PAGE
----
Duration is the most common, and sometimes the only, criterion used to define chronic conditions. As has been demonstrated, there currently is no standard duration used in the classification of chronic conditions. In particular, a duration of 6 months is the only criterion used to define chronic conditions eligible for payment under the package for the management of chronic conditions in Australian general practice. This study has supplied evidence supporting a multifaceted definition of chronicity. As demonstrated in Figure 1, more than two-thirds of the chronic rubrics satisfied each of the four criteria. While duration was the criterion most frequently satisfied, the high proportion of conditions meeting other criteria indicates that duration alone is an inadequate indicator of chronicity. Previous studies have suggested a combined approach of duration and sequelae to define chronic conditions.23,24 It is interesting to note that these two criteria were the most commonly met by conditions classified as chronic.

Cardiovascular conditions comprised the largest proportion of conditions classified as chronic, and almost 60% of conditions within the cardiovascular chapter were classified as chronic. This may explain why cardiovascular conditions are the most common subject in studies of chronic conditions.

This study has a number of limitations. The final problem list was developed specifically for general practice in the Australian context, but may be valid in countries with health care systems similar to Australia. In addition, medical conditions are experienced differently in every patient. Conditions we have classified as chronic may not always manifest as chronic in all patients. Likewise, it is acknowledged that some people may have chronic conditions we have not classified as such. The list is not a nomenclature of all chronic conditions, and we acknowledge that this may underestimate the true prevalence of chronic conditions and their management in general practice.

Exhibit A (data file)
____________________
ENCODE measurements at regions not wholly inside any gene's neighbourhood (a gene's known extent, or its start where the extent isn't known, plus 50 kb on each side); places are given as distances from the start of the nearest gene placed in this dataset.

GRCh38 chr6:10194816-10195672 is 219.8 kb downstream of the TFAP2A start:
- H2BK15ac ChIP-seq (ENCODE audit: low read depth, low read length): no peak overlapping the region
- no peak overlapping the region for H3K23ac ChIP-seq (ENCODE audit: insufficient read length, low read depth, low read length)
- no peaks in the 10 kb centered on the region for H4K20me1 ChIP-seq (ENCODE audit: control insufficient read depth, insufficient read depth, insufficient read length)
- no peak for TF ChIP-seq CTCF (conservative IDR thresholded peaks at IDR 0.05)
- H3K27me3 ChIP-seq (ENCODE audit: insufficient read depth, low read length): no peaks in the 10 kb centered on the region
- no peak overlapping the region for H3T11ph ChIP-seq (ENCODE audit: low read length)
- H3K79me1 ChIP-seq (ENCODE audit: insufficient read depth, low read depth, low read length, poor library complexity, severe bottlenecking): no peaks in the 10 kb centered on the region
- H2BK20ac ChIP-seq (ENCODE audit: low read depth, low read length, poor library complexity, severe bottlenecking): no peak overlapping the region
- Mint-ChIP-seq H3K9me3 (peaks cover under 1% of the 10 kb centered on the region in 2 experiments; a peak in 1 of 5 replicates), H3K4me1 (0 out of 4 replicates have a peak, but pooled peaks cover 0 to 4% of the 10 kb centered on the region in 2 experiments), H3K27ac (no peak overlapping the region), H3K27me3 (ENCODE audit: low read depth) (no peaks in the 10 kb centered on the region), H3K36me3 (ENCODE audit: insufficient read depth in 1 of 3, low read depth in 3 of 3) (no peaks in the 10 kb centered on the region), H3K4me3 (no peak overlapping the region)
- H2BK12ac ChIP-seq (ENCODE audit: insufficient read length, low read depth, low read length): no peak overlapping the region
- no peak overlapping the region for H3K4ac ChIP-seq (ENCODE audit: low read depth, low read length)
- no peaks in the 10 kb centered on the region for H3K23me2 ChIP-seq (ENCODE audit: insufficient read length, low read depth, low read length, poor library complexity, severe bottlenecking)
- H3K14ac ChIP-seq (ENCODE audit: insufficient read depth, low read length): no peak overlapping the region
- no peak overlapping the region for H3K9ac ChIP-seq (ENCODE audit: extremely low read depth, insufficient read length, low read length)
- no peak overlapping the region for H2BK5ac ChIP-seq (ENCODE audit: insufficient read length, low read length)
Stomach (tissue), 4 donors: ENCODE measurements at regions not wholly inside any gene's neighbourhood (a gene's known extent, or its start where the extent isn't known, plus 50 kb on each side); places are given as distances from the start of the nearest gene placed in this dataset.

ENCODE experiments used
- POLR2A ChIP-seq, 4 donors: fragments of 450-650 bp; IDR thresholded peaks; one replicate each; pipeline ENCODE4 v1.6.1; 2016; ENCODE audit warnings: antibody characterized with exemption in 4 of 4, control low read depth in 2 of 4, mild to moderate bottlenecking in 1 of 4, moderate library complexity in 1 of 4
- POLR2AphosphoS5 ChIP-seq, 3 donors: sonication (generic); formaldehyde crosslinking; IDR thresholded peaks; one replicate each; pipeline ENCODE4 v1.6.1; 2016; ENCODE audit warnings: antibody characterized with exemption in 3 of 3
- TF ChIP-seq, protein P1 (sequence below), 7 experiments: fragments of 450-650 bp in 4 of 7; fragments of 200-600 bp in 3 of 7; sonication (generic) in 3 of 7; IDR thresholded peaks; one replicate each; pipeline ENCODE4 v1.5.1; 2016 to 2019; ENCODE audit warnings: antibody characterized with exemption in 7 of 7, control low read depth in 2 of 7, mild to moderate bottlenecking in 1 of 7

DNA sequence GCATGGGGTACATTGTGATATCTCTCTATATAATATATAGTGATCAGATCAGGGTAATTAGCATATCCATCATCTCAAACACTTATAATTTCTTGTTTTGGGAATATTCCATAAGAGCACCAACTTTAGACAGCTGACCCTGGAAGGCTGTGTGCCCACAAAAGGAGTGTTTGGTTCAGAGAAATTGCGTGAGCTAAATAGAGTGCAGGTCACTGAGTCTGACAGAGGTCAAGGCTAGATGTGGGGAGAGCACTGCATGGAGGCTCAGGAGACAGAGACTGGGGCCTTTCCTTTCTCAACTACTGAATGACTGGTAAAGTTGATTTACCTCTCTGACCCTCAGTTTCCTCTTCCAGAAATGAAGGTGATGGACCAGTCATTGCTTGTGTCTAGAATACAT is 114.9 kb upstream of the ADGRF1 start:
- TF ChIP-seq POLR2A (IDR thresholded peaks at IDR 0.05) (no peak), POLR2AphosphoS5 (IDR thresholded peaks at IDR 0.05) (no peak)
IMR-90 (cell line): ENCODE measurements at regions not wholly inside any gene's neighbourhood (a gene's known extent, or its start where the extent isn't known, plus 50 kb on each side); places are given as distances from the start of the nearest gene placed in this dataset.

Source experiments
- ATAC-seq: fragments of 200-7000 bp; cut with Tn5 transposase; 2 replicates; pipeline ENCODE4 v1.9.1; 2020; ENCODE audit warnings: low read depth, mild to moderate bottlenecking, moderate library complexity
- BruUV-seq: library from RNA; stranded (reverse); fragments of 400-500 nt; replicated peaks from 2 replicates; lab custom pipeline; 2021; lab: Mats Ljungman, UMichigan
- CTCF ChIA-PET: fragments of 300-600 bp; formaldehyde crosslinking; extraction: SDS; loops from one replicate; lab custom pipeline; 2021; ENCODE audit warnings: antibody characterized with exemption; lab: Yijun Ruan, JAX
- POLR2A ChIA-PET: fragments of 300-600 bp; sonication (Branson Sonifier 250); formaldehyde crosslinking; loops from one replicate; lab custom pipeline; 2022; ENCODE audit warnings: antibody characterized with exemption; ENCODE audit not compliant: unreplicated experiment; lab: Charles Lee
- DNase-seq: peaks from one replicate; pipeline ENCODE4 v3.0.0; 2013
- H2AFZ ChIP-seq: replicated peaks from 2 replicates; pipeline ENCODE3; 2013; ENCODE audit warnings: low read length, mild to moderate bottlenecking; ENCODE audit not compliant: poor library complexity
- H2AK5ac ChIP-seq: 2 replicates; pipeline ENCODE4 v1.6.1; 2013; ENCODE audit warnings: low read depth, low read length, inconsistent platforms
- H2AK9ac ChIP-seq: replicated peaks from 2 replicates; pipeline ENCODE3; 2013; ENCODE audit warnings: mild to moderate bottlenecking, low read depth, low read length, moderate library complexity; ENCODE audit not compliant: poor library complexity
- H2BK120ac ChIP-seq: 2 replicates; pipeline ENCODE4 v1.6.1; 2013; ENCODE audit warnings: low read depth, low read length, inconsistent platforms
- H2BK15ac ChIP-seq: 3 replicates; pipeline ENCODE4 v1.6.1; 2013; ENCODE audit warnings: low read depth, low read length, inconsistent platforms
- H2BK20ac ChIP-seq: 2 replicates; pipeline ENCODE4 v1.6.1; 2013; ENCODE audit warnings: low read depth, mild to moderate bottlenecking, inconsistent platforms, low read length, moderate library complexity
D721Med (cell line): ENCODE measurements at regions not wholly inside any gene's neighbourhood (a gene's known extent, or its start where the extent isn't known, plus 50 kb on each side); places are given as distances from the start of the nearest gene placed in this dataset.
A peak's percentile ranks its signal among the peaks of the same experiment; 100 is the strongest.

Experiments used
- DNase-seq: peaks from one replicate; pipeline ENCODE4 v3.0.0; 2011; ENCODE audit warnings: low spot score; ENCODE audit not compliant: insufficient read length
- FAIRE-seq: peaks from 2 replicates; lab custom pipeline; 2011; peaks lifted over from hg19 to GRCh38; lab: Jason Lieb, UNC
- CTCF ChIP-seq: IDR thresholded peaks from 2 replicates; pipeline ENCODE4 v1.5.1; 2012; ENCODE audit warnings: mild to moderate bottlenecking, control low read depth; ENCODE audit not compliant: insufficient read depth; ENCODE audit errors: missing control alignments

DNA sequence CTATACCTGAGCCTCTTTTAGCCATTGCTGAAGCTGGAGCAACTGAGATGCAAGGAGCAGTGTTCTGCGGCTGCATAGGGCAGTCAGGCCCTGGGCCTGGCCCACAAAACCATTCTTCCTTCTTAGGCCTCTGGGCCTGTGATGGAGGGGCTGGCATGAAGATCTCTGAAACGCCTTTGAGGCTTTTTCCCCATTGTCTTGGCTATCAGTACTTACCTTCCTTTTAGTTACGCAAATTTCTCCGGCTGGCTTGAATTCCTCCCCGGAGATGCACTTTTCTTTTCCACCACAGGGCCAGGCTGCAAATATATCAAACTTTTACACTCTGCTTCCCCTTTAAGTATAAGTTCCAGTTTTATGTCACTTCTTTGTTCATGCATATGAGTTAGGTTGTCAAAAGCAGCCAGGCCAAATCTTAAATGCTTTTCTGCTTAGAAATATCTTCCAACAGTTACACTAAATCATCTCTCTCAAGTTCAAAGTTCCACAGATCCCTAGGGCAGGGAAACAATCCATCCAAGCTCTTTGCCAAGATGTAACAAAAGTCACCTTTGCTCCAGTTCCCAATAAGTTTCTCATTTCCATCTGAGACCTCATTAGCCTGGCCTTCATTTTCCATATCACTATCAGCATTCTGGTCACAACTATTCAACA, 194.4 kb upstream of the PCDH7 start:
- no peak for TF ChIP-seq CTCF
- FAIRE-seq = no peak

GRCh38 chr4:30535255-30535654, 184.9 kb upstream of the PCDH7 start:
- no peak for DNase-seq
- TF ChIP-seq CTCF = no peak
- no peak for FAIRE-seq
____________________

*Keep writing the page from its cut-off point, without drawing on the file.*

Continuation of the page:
Although there have been recent moves towards non-categorical definitions of chronic conditions,29 this approach is not always feasible in research. Restrictions to time and resources mean that researchers must often use categorical definitions of chronic conditions, particularly in the secondary analysis of available data sources. For the current study, a combined approach has been utilized. Whilst the reviewed criteria of chronic conditions are non-categorical and can be applied by any researcher interested in chronic conditions, these criteria have been applied in a categorical manner to form a condition list.

While this study has assigned chronic conditions according to ICPC-2, this does not preclude similar research being undertaken using other classifications or coding systems, such as Read33 or SNOMED.34 However, due to the size of these systems, this would take considerable time.

Conclusion

Monitoring the prevalence and management of chronic conditions is of increasing importance. Ideally, these data would be derived non-categorically from patients. However, due to the limitations previously discussed, researchers sometimes have to rely on the secondary analysis of available data sets. The current study has provided a means of identifying chronic conditions using data classified according to ICPC-2. Subsequent analysis of these data will provide a baseline measure of chronic condition prevalence and management.

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Supplementary data